In order to comply with this requirement, employers need to either specify the annual hours in the workers’ contracts or provide sufficient information in the contract to allow the annual hours to be ascertained for the full calendar year.
HMRC does not specify the use of a particular divisor: if an employer has a credible system for determining the annual hours, HMRC will use that when investigating potential NMW breaches.
The BEIS guidance,
Calculating the minimum wage
provides information for employers ….”
We turn now to that guidance to see how BEIS assists employers with their interpretation of the regulations:
“The employer does not have to show the total basic hours for a complete year but it is recommended to do so and it must be possible to precisely calculate what the total basic annual number of hours is in relation to the full year.
For example, if a contract sets out a monthly number of hours it is possible to work out the annual total by multiplying by 12. However, if a contract sets out the weekly number of hours, the hours for the whole year can’t be determined by multiplying by the number of weeks in a year because the days in a year cannot be divided by 52.”
Whilst pointing out that 52 isn’t equally divisible into the number of days in a year, the examples provided in the BEIS guidance don’t go on to assist an employer with the calculation of a “notional hours” figure that will be used as a reference point to ensure that minimum wage has been paid in a given pay reference period.
The NMW Regulations 2015 define sleep time as:
“Hours when a worker is available only includes hours when the worker is awake for the purposes of working, even if a worker is required to sleep at or near a place of work and the employer provides suitable facilities for sleeping.”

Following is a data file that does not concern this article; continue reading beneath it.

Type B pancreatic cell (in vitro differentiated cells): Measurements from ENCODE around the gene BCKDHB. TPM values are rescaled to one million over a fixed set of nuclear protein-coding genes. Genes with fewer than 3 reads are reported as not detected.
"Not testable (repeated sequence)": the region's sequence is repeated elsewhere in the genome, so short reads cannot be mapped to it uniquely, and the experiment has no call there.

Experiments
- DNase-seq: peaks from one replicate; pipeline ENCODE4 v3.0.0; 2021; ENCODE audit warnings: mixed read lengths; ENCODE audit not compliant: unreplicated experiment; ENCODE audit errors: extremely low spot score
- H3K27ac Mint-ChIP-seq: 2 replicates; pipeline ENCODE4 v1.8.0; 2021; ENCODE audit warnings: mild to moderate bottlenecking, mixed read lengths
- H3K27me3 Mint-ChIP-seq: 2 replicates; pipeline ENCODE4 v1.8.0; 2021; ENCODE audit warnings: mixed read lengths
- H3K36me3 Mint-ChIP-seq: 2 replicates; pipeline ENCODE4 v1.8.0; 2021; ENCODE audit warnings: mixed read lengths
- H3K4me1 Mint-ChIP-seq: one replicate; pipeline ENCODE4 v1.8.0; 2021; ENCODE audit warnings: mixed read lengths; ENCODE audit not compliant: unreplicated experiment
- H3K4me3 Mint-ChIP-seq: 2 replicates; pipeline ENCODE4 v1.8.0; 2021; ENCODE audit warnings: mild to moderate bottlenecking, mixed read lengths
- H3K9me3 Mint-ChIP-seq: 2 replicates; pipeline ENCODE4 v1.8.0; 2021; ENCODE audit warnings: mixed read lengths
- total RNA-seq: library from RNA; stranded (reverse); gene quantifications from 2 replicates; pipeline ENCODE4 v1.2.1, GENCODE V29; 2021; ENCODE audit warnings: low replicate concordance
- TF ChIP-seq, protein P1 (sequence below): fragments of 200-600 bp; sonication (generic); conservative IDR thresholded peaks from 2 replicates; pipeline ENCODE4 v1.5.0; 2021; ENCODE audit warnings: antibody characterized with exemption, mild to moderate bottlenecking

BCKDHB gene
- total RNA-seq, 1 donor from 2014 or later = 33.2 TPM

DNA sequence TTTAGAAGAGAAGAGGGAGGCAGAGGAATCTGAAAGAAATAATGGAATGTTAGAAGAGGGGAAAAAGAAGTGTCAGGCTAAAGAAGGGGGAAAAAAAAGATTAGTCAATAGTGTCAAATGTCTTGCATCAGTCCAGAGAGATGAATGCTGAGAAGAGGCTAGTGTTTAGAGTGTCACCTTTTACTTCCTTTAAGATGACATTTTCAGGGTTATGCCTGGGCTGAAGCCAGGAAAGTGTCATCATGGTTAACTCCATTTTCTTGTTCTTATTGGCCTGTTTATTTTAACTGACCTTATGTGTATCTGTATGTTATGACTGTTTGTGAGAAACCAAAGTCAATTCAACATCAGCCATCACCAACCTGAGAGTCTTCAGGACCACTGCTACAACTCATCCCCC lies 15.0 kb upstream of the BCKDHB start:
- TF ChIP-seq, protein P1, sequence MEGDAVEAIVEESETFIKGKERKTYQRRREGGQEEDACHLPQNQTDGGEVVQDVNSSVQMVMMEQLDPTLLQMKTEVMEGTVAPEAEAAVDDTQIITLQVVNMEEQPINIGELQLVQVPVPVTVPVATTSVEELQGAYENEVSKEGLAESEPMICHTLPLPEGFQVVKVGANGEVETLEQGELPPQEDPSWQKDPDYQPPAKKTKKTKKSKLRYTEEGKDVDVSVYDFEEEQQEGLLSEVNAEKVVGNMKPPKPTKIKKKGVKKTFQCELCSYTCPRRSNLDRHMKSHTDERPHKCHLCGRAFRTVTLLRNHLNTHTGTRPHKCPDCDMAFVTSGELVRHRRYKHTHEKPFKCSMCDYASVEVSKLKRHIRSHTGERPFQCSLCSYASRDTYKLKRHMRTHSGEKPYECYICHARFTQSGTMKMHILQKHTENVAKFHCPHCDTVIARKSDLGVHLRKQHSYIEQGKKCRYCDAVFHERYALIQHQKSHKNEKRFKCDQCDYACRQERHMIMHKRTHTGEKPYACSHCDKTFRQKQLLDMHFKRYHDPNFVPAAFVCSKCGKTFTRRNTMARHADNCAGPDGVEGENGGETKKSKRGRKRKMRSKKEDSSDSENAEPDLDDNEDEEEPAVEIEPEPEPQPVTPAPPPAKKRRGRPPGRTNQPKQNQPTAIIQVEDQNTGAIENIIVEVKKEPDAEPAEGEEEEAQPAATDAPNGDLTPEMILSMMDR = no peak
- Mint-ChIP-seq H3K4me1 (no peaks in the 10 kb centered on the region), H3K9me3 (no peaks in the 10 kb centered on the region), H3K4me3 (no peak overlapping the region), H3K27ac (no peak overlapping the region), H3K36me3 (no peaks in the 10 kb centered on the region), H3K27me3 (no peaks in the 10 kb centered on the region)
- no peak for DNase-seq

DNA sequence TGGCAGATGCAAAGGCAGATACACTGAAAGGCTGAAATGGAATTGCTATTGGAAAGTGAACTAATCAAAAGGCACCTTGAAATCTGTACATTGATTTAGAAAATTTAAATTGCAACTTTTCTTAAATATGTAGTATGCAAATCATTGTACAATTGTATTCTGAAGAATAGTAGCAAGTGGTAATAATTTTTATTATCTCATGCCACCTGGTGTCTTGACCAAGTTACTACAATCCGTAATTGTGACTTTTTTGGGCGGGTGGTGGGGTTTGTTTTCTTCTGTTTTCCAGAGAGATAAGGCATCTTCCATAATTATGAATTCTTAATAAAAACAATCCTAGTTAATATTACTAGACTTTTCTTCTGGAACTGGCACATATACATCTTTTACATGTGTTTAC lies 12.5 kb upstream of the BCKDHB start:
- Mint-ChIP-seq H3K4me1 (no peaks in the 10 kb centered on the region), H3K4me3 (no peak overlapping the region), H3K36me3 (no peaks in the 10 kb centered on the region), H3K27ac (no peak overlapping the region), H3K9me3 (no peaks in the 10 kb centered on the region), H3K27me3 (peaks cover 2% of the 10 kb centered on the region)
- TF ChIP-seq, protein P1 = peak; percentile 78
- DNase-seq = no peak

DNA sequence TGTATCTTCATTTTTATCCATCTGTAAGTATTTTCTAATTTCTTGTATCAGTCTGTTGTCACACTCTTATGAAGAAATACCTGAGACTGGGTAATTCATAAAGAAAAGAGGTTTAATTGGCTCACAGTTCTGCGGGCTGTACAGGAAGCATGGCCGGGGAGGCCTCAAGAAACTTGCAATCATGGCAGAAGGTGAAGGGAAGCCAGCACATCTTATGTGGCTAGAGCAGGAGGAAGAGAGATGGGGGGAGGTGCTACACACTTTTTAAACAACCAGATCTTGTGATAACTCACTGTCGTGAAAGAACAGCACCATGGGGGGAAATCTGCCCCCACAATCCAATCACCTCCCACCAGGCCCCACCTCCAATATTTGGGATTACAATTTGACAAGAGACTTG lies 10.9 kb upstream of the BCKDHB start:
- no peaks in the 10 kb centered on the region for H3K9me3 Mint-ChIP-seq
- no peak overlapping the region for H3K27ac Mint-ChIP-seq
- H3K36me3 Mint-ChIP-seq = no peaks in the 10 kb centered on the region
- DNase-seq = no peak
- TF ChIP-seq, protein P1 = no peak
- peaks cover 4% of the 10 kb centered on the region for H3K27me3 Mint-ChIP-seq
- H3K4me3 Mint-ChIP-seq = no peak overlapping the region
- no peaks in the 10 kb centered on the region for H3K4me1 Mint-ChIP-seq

Tribunals have supported this view as is demonstrated by the case of
Shannon v. Clifton House Residential,
which held that the employee was only entitled to NMW for the hours during which he was awake and working.
However, each situation needs to be looked at on an individual basis, and a starting point is to look at the nature of the work being undertaken by the worker. Does the worker have an obligation to be physically present at their workplace? For example, what would happen if they left—would the worker be disciplined? If they would be disciplined or they are otherwise prevented from leaving, then case law suggests that the time spent at work, whether awake or asleep, is subject to NMW compliance, because being present is work in itself. This was established in an Employment Appeal Tribunal (EAT) ruling from
Whittlestone v. BJP Home Support Limited.
The claimant appealed, saying she was entitled to be paid the NMW for the hours during which she slept at the house of three young adults who suffered from Down syndrome so that she could provide potential care for them. The EAT disagreed with the tribunal findings and allowed the appeal because, in respect of the sleepover, the tribunal had failed to recognise that the claimant was required to work, that this was and could only in the circumstances be
and that it was irrelevant whether any activity was actually performed.
BEIS guidance and HMRC compliance work are adapting to take on board the complex myriad of cases, and so it will pay dividends for employers across all sectors to keep fully abreast of the latest updates.
And there is more …
There is always so much more we could discuss, but space prevents me, so we will leave other areas of NMW compliance for another day. I feel confident that we will revisit this subject again as complexity continues to increase from work across government departments, in tribunals, and as a result of compliance activity.
BEIS guidance and the approach and interpretation taken by HMRC compliance teams, along with many other issues, are being taken up by the CIPP policy team and other stakeholders, such as the Low Income Tax Reform Group and Tax Aid, with BEIS, policy owners, and HMRC. These stakeholders police compliance with minimum wage legislation and increasingly the LME and the LPC as their involvement and interest with minimum wage compliance increases.
Samantha Mann, MAAT, MCIPPdip, is a Senior Policy & Research Officer for the
Chartered Institute of Payroll Professionals
(CIPP) who has more than 30 years of experience working within payroll in the SME sector. Sam uses her wealth of knowledge to provide technical support to the Advisory service, writing technical articles, and writing and delivering presentations.